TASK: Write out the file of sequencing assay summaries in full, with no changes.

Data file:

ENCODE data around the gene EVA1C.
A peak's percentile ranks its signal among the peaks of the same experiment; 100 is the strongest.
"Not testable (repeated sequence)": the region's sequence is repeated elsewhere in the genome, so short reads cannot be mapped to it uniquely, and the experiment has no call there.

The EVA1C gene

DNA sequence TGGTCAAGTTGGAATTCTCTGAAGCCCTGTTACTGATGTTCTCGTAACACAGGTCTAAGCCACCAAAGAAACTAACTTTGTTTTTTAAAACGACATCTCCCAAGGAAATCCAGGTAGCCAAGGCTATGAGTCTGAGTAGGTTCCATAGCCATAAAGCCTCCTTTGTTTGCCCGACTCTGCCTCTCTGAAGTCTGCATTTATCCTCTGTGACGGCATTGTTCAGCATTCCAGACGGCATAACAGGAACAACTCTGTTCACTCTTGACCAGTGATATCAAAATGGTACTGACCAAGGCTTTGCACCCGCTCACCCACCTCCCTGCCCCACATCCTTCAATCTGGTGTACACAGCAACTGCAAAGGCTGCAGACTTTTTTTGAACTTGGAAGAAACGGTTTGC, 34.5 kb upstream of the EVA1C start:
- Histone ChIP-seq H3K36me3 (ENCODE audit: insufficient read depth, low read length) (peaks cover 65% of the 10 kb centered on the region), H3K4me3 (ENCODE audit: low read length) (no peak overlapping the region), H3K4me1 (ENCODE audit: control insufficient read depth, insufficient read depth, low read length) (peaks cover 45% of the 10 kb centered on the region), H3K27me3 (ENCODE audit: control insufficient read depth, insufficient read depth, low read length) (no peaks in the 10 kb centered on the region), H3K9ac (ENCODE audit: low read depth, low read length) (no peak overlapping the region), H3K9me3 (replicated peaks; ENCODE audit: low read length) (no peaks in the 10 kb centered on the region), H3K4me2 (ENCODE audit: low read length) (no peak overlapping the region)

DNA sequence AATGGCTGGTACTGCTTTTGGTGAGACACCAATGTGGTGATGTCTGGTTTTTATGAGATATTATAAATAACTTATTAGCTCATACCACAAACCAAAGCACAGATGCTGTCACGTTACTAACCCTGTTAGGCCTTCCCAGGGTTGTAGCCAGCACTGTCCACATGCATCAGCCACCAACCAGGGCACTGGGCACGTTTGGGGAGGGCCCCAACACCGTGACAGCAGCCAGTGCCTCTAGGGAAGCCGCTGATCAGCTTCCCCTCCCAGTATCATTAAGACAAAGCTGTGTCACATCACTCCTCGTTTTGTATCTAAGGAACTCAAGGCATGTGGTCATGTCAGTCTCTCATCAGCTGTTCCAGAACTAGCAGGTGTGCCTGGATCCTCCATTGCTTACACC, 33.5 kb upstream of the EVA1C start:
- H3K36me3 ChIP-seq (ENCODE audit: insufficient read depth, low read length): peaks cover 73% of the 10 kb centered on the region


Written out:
ENCODE data around the gene EVA1C.
A peak's percentile ranks its signal among the peaks of the same experiment; 100 is the strongest.
"Not testable (repeated sequence)": the region's sequence is repeated elsewhere in the genome, so short reads cannot be mapped to it uniquely, and the experiment has no call there.

The EVA1C gene

DNA sequence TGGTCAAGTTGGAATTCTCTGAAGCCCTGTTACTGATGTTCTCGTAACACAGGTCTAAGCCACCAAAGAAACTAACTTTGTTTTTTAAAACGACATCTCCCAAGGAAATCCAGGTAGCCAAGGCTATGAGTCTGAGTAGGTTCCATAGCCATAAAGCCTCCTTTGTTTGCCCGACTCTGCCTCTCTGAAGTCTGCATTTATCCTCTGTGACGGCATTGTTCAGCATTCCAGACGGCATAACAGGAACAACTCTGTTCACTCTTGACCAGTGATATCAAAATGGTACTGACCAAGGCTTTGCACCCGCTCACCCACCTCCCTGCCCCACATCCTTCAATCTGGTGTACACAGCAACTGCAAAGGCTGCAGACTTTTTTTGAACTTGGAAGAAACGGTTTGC, 34.5 kb upstream of the EVA1C start:
- Histone ChIP-seq H3K36me3 (ENCODE audit: insufficient read depth, low read length) (peaks cover 65% of the 10 kb centered on the region), H3K4me3 (ENCODE audit: low read length) (no peak overlapping the region), H3K4me1 (ENCODE audit: control insufficient read depth, insufficient read depth, low read length) (peaks cover 45% of the 10 kb centered on the region), H3K27me3 (ENCODE audit: control insufficient read depth, insufficient read depth, low read length) (no peaks in the 10 kb centered on the region), H3K9ac (ENCODE audit: low read depth, low read length) (no peak overlapping the region), H3K9me3 (replicated peaks; ENCODE audit: low read length) (no peaks in the 10 kb centered on the region), H3K4me2 (ENCODE audit: low read length) (no peak overlapping the region)

DNA sequence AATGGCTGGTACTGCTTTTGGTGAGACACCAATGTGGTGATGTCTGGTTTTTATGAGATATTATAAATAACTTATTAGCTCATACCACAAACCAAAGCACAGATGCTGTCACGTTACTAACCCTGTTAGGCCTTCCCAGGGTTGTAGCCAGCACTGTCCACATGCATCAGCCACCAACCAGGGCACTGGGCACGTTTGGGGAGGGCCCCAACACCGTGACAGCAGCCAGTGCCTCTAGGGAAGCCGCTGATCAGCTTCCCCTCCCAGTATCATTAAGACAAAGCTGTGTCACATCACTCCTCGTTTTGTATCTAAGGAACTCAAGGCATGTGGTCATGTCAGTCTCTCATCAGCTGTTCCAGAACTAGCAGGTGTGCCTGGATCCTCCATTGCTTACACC, 33.5 kb upstream of the EVA1C start:
- H3K36me3 ChIP-seq (ENCODE audit: insufficient read depth, low read length): peaks cover 73% of the 10 kb centered on the region